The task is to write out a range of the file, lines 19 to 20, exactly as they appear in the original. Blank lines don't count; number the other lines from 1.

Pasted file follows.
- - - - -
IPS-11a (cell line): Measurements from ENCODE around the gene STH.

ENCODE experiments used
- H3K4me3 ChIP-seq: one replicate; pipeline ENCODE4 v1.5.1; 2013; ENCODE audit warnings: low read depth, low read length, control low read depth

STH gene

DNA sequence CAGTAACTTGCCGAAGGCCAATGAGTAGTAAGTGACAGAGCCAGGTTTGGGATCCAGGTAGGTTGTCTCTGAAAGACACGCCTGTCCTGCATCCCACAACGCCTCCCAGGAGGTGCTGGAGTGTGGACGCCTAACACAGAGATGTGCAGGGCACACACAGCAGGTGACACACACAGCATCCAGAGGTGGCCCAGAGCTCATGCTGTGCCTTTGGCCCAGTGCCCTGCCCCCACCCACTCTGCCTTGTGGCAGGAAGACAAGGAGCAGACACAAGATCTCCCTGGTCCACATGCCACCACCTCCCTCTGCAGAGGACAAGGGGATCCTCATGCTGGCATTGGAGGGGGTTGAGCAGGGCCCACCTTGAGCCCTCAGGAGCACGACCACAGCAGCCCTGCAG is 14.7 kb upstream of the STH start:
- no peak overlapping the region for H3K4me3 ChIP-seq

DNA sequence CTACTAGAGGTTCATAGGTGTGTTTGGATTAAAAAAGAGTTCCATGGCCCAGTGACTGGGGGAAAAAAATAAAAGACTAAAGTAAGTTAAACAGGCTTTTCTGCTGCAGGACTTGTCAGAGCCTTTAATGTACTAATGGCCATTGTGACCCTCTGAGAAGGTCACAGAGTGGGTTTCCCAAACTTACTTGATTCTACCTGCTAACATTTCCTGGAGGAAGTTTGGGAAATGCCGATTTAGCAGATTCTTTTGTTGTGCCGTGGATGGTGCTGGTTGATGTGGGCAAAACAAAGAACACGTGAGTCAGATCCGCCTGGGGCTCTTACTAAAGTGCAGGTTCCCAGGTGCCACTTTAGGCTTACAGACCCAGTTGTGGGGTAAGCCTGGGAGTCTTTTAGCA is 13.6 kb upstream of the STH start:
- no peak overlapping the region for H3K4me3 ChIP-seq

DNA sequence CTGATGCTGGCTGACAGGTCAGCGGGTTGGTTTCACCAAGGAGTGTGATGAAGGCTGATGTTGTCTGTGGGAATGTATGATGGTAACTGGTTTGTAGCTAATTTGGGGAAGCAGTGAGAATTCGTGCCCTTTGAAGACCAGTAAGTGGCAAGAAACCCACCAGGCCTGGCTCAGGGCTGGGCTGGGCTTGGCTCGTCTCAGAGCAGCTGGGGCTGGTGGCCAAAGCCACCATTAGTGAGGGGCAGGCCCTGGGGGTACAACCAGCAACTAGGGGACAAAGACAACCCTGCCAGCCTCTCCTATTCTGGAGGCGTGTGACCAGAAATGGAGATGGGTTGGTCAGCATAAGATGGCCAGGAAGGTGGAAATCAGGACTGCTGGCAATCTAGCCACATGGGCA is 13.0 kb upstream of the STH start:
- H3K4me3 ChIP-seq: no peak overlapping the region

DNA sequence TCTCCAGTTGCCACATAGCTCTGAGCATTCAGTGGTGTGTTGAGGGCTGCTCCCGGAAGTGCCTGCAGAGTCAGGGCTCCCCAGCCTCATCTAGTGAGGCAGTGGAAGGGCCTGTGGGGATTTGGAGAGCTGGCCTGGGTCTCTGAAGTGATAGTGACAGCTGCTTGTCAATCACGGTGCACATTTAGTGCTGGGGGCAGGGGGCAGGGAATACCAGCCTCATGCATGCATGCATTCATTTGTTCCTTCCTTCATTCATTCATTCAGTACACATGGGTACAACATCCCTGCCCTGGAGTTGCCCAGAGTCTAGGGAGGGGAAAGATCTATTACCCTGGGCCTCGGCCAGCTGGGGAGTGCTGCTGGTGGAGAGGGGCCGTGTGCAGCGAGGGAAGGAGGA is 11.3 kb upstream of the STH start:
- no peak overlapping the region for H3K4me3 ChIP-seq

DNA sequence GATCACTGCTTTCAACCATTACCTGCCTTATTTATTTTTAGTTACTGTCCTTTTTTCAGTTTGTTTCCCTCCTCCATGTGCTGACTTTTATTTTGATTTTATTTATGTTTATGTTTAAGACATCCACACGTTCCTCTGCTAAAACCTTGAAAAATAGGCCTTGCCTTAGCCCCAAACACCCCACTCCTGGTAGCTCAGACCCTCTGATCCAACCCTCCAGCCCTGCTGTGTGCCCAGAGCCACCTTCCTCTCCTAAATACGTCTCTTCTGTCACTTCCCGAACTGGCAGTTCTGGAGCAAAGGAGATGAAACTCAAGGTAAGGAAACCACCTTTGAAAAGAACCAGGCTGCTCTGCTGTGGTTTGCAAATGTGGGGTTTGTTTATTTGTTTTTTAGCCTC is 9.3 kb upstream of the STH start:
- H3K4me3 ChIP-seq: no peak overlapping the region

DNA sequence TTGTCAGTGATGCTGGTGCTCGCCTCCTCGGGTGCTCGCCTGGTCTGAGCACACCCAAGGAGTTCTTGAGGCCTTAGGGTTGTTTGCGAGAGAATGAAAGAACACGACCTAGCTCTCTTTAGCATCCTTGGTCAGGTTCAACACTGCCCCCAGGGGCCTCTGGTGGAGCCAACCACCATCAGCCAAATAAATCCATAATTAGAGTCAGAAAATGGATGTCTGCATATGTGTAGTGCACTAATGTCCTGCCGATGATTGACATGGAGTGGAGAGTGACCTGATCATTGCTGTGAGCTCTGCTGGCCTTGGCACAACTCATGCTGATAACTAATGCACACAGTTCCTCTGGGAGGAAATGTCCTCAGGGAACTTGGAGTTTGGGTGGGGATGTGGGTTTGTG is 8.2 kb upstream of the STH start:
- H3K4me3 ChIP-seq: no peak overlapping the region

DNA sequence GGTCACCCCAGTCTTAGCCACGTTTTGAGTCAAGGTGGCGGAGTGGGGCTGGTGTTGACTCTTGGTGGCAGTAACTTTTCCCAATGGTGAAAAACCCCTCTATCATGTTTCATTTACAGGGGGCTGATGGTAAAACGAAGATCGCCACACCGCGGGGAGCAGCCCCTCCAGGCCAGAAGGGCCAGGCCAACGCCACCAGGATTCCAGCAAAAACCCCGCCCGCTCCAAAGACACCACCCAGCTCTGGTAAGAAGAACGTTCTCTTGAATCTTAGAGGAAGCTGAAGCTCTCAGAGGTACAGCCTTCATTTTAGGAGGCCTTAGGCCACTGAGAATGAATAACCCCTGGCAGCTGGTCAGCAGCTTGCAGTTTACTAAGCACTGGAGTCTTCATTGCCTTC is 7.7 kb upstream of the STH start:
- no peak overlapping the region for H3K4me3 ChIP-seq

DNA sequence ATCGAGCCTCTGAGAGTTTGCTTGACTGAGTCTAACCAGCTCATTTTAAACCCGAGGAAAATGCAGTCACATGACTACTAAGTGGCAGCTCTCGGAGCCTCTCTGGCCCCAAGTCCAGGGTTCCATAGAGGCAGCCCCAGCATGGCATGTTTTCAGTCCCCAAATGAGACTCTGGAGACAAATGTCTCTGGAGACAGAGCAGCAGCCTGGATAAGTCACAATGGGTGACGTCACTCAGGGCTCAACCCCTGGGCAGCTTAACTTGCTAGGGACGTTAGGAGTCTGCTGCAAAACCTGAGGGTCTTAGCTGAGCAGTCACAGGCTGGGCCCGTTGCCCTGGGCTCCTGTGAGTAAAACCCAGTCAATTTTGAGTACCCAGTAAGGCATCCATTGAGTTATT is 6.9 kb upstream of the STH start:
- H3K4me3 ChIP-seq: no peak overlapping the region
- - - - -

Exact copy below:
DNA sequence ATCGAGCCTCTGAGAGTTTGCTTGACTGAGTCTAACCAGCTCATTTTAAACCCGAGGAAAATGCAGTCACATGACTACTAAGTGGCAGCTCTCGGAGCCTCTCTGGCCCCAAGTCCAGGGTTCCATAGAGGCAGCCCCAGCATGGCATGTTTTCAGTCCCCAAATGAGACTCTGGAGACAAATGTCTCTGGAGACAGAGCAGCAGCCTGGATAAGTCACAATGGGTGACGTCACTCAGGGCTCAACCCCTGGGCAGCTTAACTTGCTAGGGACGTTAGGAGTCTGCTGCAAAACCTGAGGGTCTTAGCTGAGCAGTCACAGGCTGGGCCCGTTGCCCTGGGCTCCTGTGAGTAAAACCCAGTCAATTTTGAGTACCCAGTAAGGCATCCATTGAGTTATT is 6.9 kb upstream of the STH start:
- H3K4me3 ChIP-seq: no peak overlapping the region